Looking down on mysteries of Loch Mullardoch from Glen Affric Munros

Glen Affric is so often described as one of the most beautiful glens in Scotland that it’s becoming something of a cliché.

But the thing about clichés is that they are often repeated ad nauseum because they are true – and that’s certainly the case with Affric.

I just can’t seem to stay away from the place at the minute! This weekend I’ll be back, leading a group from the Inverness Ramblers on this very route, which takes in two of the area’s most easily accessible Munros.

John on his way up Tom a’ Choinich, approaching the narrowing of the ridge.

The most easterly, Toll Creagach, is often dismissed as a ‘lump’, an unkind description of any hill if you ask me. But it is true to say that as you head west from that point the ridge gets more and more interesting, culminating in the highest point north of the Great Glen at Carn Eige.

Last time I’d walked into Gleann nam Fiadh from the new car park at Chisholme Bridge, that had been my target. This time the walk wouldn’t be quite so far.

Peter and I headed up the nice little path through the trees which climbs up to meet a track, which you follow to the right to reach a small hydro scheme. Beyond here you’re back on more familiar territory – a typically boggy mountain path through the glen, and we followed this as far as the Allt Toll Easa.

The Allt Toll Easa is crossed just before the climb to the bealach begins.

A good path heads off to the right at a small cairn just the other side of the burn, and we followed this as it climbs to a hidden valley at the base of the ridge to Creag na h-Inghinn, which offers a more direct line to the summit of Tom a’ Choinich.

But my plan was to continue on the old path to the Bealach Toll Easa, from where you can gain the first Munro via a great little narrow ridge.

The path itself has always fascinated me too. These hills were among the first I climbed after moving north to Inverness more than 11 years ago, and poring over the map it seemed odd that this well-made path continued over the bealach and down over the shoulder of the hill’s north ridge before diving head-first into the cold waters of Loch Mullardoch.

Loch Mullardoch and Toll Creagach from the base of Tom a’ Choinich’s east ridge.

The large dam at the eastern end of the loch is the start of the explanation, but there’s a whole hidden history down there, lurking below the surface and just occasionally on the shores.

Before the 1952 Affric-Cannich hydro scheme was built, the path continued to Benula Lodge (in fact, there were two lodges – Benula Lodge and Old Benula Lodge) and connected with a track that led west past what was then Loch Lungard (now swallowed up by its neighbour Loch Mullardoch) to Glen Elchaig via Iron Lodge.

Heading east from Benula Lodge there was a single-track public road along the north side of Loch Mullardoch, where now there is nothing but a reputedly horrible path. Imagine the possibilities if access to upper Glen Cannich was available today! It seems the hydro board wasn’t required to reinstate this road – as it was in other places in the country – because there was no community left for it to serve.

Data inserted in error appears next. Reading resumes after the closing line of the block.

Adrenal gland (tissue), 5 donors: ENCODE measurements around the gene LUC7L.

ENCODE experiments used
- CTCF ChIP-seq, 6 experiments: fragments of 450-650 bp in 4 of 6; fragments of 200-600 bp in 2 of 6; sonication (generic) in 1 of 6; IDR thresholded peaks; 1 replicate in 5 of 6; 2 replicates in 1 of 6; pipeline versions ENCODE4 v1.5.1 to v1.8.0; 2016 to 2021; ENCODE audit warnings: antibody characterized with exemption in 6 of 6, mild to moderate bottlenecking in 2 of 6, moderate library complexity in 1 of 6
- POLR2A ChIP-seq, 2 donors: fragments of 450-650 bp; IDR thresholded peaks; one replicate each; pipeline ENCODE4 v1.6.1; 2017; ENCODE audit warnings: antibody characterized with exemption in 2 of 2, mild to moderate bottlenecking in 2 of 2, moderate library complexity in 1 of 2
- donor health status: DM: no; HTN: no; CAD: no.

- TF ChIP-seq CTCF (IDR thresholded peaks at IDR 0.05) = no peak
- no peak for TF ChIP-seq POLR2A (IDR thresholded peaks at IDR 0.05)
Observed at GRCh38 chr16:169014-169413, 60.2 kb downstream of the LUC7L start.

Just the odd ruin – and a few curious marks on a modern map – remain to show what was once a glen full of life, as well as possibilities for routes into and through the hills.

Back at the bealach, we headed west to soon gain the bottom of the east ridge to Tom a’ Choinich. A path winds its way up through the rocks, the ridge narrowing towards the top, though there are no particular difficulties and a bypass path also provides an alternative option.

Peter makes his way towards the snowy summit of Tom a’ Choinich.

The cloud had come in and the wind was buffeting us, so our stay at the summit cairn was short-lived and we turned to descend the same ridge back to the bealach. From there we continued east, the ridge climbing a short way before a long plateau that leads to a higher bealach above Coire Odhair.

Along the way our view down to Loch Mullardoch was unbroken, giving us chance to consider the changed landscape to the north – as well as contemplate future trips to access the remote Mullardoch Munros, perhaps by boat to save that horrible walk along the shore.

The final ascent to the ‘lump’ of Toll Creagach is over an easy grassy and rocky slope, the cairn marking the higher spot on the summit rather than the nearby trig point which is surrounded by a small shelter.

The descent is less easy on the legs, as it goes steeply south over a series of terraces. We aimed west of Beinn Eun in order to avoid crags on its far side and, moving over towards the burn running out of Coire Odhair nearer the bottom, we were able to pick up some sort of trod that led us back into Gleann nam Fiadh, a short distance from the run-of-river hydro scheme, from where we followed the easy route back.

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Route details

Tom a’ Choinich and Toll Creagach

Distance 11.5 miles / 18.5km

Terrain Forest path, track, hill paths, narrow ridge, pathless mountain

Start/finish Chisholme Bridge, Glen Affric

Maps OS Landranger 25; OS Explorer 415

Path to nowhere tells a fascinating story of what lies below the water

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